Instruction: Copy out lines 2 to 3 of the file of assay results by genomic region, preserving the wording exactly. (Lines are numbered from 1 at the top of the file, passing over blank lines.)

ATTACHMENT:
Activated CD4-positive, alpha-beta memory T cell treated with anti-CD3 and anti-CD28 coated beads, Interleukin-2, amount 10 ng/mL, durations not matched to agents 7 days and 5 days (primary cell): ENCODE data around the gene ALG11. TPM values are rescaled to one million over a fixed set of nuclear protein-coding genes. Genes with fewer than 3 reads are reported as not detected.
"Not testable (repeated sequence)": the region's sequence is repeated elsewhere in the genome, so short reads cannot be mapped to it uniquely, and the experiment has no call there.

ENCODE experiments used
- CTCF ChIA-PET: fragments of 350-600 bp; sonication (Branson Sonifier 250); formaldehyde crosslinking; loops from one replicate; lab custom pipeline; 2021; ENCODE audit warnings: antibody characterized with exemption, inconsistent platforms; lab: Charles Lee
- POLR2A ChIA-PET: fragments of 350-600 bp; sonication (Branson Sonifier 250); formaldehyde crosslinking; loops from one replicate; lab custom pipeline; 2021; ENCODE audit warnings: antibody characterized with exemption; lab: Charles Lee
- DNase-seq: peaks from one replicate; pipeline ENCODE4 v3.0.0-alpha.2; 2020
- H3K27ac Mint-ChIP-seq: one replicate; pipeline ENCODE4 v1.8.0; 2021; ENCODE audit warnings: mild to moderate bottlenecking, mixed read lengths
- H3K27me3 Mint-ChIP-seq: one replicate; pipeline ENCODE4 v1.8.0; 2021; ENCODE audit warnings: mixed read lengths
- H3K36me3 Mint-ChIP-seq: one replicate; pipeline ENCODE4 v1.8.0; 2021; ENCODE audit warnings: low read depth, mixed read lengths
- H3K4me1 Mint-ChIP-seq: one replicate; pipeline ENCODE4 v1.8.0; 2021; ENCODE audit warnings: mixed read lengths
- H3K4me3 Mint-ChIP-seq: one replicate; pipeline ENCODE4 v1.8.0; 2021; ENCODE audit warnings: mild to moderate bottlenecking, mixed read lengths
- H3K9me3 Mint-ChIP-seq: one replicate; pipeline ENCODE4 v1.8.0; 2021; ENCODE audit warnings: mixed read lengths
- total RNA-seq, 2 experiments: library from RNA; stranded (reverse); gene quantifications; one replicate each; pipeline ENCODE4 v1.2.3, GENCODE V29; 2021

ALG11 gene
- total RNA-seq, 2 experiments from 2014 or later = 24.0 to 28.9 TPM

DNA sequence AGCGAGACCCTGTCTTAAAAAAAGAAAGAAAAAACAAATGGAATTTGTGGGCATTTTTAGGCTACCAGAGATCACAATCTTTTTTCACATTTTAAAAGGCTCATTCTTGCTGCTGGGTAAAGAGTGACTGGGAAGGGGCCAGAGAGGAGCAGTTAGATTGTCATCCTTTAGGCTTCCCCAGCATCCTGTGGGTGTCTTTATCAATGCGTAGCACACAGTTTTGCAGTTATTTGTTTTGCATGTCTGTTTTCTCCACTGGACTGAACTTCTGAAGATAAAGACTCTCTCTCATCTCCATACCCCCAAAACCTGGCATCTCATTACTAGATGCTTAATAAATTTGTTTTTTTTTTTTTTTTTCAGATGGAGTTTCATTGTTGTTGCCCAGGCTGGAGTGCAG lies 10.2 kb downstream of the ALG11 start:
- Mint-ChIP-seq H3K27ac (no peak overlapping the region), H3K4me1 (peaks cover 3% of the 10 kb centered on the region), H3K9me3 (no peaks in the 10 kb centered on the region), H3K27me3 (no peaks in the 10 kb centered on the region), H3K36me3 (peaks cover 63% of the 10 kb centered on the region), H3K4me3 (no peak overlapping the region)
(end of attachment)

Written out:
"Not testable (repeated sequence)": the region's sequence is repeated elsewhere in the genome, so short reads cannot be mapped to it uniquely, and the experiment has no call there.

ENCODE experiments used